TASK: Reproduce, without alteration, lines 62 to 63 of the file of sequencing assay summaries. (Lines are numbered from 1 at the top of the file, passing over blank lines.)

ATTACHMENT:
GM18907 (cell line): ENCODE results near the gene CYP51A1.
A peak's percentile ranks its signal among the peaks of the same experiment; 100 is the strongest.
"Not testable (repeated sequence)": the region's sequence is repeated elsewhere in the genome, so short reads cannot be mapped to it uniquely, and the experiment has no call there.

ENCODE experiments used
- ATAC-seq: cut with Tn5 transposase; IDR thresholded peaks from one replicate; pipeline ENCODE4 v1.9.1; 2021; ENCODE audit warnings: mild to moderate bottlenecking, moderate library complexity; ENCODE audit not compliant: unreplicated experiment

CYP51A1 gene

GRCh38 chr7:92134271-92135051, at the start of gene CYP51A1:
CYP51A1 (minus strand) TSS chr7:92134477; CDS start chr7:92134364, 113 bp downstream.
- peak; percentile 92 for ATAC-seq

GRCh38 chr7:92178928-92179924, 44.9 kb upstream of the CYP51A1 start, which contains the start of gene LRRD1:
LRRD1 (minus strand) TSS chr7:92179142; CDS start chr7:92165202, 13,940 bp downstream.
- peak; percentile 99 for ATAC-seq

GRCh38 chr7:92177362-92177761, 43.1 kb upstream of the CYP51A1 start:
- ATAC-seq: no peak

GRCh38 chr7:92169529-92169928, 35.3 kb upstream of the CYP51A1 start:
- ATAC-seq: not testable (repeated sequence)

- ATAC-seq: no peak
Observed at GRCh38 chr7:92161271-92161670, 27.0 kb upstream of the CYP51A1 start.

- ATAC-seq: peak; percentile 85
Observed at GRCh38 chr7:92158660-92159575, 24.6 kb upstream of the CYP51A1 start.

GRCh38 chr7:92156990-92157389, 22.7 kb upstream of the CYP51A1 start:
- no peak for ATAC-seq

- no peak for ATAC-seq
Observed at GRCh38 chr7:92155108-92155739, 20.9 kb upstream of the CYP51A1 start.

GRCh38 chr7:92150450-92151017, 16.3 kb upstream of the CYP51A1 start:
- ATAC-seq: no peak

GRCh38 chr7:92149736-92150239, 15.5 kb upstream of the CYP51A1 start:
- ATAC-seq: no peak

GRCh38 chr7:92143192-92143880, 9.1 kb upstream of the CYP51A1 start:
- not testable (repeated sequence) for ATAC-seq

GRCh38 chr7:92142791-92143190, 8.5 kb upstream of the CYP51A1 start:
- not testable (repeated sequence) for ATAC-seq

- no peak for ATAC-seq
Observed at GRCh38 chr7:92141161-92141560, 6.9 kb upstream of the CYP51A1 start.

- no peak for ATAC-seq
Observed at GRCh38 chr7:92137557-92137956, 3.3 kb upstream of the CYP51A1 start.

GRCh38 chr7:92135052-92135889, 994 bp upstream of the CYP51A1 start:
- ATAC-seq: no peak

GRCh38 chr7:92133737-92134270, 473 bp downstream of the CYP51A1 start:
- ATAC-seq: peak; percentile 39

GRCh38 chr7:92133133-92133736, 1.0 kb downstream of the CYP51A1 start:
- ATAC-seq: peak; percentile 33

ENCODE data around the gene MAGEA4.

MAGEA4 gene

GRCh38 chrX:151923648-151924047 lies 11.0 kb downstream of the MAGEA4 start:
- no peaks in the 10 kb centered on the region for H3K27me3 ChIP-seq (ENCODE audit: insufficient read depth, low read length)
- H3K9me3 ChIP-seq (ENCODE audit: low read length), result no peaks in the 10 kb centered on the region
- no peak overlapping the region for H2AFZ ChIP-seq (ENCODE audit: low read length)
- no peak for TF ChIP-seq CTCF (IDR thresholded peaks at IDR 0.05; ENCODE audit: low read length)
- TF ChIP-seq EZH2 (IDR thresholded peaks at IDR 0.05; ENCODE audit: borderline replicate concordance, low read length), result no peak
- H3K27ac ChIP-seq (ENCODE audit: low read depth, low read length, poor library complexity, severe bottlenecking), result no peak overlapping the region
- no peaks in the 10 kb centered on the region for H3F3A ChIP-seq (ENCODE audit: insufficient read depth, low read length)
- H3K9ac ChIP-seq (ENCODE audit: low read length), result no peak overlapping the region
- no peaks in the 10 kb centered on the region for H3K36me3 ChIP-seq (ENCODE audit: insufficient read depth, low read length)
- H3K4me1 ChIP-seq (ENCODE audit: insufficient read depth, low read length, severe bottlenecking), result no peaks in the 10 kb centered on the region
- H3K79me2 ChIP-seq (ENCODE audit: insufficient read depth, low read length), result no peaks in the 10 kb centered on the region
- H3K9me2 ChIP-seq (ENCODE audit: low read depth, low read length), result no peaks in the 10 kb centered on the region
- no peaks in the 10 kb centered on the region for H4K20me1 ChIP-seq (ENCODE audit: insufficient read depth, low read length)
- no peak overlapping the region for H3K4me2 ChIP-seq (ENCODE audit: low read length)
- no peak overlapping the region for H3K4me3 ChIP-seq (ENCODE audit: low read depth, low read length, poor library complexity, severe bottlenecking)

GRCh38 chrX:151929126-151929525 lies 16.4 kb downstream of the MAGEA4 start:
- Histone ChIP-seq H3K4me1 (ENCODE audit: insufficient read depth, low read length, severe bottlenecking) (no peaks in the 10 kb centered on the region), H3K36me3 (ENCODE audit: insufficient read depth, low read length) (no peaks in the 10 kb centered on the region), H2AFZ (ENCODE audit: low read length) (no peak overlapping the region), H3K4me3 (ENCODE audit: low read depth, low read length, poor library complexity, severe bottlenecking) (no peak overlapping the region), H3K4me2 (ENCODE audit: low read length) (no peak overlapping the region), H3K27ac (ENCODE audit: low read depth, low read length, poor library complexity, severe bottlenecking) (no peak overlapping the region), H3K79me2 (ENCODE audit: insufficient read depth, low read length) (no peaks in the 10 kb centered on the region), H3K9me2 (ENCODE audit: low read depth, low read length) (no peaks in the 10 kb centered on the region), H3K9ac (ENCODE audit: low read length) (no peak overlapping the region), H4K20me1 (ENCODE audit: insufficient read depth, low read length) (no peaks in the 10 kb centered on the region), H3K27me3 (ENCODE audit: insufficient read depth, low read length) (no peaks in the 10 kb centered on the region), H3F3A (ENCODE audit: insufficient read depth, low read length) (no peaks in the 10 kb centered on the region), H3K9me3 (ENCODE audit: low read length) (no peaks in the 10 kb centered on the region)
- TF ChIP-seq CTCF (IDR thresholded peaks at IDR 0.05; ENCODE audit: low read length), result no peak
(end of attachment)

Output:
- Histone ChIP-seq H3K4me1 (ENCODE audit: insufficient read depth, low read length, severe bottlenecking) (no peaks in the 10 kb centered on the region), H3K36me3 (ENCODE audit: insufficient read depth, low read length) (no peaks in the 10 kb centered on the region), H2AFZ (ENCODE audit: low read length) (no peak overlapping the region), H3K4me3 (ENCODE audit: low read depth, low read length, poor library complexity, severe bottlenecking) (no peak overlapping the region), H3K4me2 (ENCODE audit: low read length) (no peak overlapping the region), H3K27ac (ENCODE audit: low read depth, low read length, poor library complexity, severe bottlenecking) (no peak overlapping the region), H3K79me2 (ENCODE audit: insufficient read depth, low read length) (no peaks in the 10 kb centered on the region), H3K9me2 (ENCODE audit: low read depth, low read length) (no peaks in the 10 kb centered on the region), H3K9ac (ENCODE audit: low read length) (no peak overlapping the region), H4K20me1 (ENCODE audit: insufficient read depth, low read length) (no peaks in the 10 kb centered on the region), H3K27me3 (ENCODE audit: insufficient read depth, low read length) (no peaks in the 10 kb centered on the region), H3F3A (ENCODE audit: insufficient read depth, low read length) (no peaks in the 10 kb centered on the region), H3K9me3 (ENCODE audit: low read length) (no peaks in the 10 kb centered on the region)
- TF ChIP-seq CTCF (IDR thresholded peaks at IDR 0.05; ENCODE audit: low read length), result no peak